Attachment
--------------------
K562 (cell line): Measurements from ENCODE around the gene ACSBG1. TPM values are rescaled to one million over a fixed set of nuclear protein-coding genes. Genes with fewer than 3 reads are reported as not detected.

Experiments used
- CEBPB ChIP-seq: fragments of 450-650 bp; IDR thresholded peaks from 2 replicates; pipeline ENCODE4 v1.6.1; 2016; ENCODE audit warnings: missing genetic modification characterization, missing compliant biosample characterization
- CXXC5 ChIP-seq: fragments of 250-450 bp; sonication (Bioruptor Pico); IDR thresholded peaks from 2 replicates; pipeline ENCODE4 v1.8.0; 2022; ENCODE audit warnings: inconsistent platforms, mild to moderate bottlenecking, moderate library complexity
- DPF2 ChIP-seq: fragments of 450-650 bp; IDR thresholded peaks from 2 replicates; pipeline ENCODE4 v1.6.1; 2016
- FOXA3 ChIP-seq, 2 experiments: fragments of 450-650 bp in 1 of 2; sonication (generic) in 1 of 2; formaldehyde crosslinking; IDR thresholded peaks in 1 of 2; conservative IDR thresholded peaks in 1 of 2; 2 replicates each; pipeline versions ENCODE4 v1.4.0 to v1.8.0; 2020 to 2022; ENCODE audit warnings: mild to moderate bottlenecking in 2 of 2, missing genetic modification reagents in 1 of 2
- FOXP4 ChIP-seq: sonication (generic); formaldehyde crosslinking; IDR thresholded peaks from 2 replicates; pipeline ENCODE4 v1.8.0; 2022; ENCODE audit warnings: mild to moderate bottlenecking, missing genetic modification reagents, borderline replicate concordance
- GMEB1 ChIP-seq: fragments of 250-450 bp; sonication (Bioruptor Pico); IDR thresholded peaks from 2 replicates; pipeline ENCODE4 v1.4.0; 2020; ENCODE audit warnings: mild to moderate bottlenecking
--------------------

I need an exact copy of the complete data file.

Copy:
K562 (cell line): Measurements from ENCODE around the gene ACSBG1. TPM values are rescaled to one million over a fixed set of nuclear protein-coding genes. Genes with fewer than 3 reads are reported as not detected.

Experiments used
- CEBPB ChIP-seq: fragments of 450-650 bp; IDR thresholded peaks from 2 replicates; pipeline ENCODE4 v1.6.1; 2016; ENCODE audit warnings: missing genetic modification characterization, missing compliant biosample characterization
- CXXC5 ChIP-seq: fragments of 250-450 bp; sonication (Bioruptor Pico); IDR thresholded peaks from 2 replicates; pipeline ENCODE4 v1.8.0; 2022; ENCODE audit warnings: inconsistent platforms, mild to moderate bottlenecking, moderate library complexity
- DPF2 ChIP-seq: fragments of 450-650 bp; IDR thresholded peaks from 2 replicates; pipeline ENCODE4 v1.6.1; 2016
- FOXA3 ChIP-seq, 2 experiments: fragments of 450-650 bp in 1 of 2; sonication (generic) in 1 of 2; formaldehyde crosslinking; IDR thresholded peaks in 1 of 2; conservative IDR thresholded peaks in 1 of 2; 2 replicates each; pipeline versions ENCODE4 v1.4.0 to v1.8.0; 2020 to 2022; ENCODE audit warnings: mild to moderate bottlenecking in 2 of 2, missing genetic modification reagents in 1 of 2
- FOXP4 ChIP-seq: sonication (generic); formaldehyde crosslinking; IDR thresholded peaks from 2 replicates; pipeline ENCODE4 v1.8.0; 2022; ENCODE audit warnings: mild to moderate bottlenecking, missing genetic modification reagents, borderline replicate concordance
- GMEB1 ChIP-seq: fragments of 250-450 bp; sonication (Bioruptor Pico); IDR thresholded peaks from 2 replicates; pipeline ENCODE4 v1.4.0; 2020; ENCODE audit warnings: mild to moderate bottlenecking